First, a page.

The gift of interpretation of tongues is a very important gift according to 1 Corinthians 14. It enables the person with the gift to understand and interpret what someone with the gift of tongues is saying, so that the church may be edified by the content of the message.
1 Cor 14:1-5 (ESV):
Pursue love, and earnestly desire the spiritual gifts, especially that you may prophesy. 2 For one who speaks in a tongue speaks not to men but to God; for no one understands him, but he utters mysteries in the Spirit. 3 On the other hand, the one who prophesies speaks to people for their upbuilding and encouragement and consolation. 4 The one who speaks in a tongue builds up himself, but the one who prophesies builds up the church. 5 Now I want you all to speak in tongues, but even more to prophesy. The one who prophesies is greater than the one who speaks in tongues, unless someone interprets, so that the church may be built up.
1 Cor 14:13 (ESV):
13 Therefore, one who speaks in a tongue should pray that he may interpret. 14 For if I pray in a tongue, my spirit prays but my mind is unfruitful.
1 Cor 14:26-28 (ESV):
26 What then, brothers? When you come together, each one has a hymn, a lesson, a revelation, a tongue, or an interpretation. Let all things be done for building up. 27 If any speak in a tongue, let there be only two or at most three, and each in turn, and let someone interpret. 28 But if there is no one to interpret, let each of them keep silent in church and speak to himself and to God.
After reading 1 Corinthians 14, one can easily get the impression that, without someone with the gift of interpretation of tongues at hand, tongues should be entirely avoided in public settings and reserved for private use only. Which makes a lot of sense, until we bring Acts 2 into the picture:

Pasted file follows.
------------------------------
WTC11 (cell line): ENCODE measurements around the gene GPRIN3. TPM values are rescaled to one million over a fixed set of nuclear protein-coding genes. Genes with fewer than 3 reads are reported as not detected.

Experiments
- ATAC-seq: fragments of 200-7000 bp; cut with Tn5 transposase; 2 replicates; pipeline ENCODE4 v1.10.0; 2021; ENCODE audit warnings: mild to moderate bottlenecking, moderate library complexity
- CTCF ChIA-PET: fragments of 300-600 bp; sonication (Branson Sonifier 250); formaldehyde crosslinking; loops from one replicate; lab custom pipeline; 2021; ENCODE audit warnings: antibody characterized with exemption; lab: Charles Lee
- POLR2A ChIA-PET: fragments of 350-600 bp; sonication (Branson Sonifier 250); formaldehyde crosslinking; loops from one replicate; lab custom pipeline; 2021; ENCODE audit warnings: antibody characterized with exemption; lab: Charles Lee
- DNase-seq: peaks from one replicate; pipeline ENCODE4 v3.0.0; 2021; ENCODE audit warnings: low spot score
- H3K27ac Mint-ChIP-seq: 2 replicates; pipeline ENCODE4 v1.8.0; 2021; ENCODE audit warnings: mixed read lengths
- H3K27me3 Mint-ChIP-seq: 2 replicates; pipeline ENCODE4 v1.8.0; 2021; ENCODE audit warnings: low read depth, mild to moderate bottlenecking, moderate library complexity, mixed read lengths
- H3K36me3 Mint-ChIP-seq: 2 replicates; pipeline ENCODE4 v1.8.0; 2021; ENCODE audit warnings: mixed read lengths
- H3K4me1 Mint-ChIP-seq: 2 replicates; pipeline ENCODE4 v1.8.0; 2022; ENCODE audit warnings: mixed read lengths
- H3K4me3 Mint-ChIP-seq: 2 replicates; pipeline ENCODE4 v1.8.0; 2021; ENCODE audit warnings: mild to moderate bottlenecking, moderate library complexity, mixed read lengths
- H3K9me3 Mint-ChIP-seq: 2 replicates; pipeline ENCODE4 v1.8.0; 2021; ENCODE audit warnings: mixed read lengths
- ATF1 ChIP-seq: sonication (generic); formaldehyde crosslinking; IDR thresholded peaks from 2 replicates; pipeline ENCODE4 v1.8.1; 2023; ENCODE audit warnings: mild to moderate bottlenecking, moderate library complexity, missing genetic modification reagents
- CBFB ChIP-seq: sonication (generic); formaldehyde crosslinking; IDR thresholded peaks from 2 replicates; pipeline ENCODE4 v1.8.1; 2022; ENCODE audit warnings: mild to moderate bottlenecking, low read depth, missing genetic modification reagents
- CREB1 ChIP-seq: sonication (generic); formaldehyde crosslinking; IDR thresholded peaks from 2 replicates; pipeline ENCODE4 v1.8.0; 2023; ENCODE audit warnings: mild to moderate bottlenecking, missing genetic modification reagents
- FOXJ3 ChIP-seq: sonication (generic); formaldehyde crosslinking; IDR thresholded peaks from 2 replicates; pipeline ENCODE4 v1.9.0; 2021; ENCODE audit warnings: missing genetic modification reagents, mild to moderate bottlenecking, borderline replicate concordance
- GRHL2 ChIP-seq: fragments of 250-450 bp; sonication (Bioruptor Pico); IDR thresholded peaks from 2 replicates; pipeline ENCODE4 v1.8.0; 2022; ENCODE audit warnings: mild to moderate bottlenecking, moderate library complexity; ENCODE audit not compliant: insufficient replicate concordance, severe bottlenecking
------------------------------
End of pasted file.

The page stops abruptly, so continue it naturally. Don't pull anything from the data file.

Acts 2:1-13 (ESV):
When the day of Pentecost arrived, they were all together in one place. 2 And suddenly there came from heaven a sound like a mighty rushing wind, and it filled the entire house where they were sitting. 3 And divided tongues as of fire appeared to them and rested on each one of them. 4 And they were all filled with the Holy Spirit and began to speak in other tongues as the Spirit gave them utterance.
5 Now there were dwelling in Jerusalem Jews, devout men from every nation under heaven. 6 And at this sound the multitude came together, and they were bewildered, because each one was hearing them speak in his own language. 7 And they were amazed and astonished, saying, “Are not all these who are speaking Galileans? 8 And how is it that we hear, each of us in his own native language? 9 Parthians and Medes and Elamites and residents of Mesopotamia, Judea and Cappadocia, Pontus and Asia, 10 Phrygia and Pamphylia, Egypt and the parts of Libya belonging to Cyrene, and visitors from Rome, 11 both Jews and proselytes, Cretans and Arabians—we hear them telling in our own tongues the mighty works of God.” 12 And all were amazed and perplexed, saying to one another, “What does this mean?” 13 But others mocking said, “They are filled with new wine.”
If having people around with the gift of interpretation of tongues is of paramount importance when tongue speaking in public settings, then how come that in Acts 2 there was no need for interpreters? Were tongues in Acts 2 in some sense special? How can we determine when interpreters are necessary and when they aren't?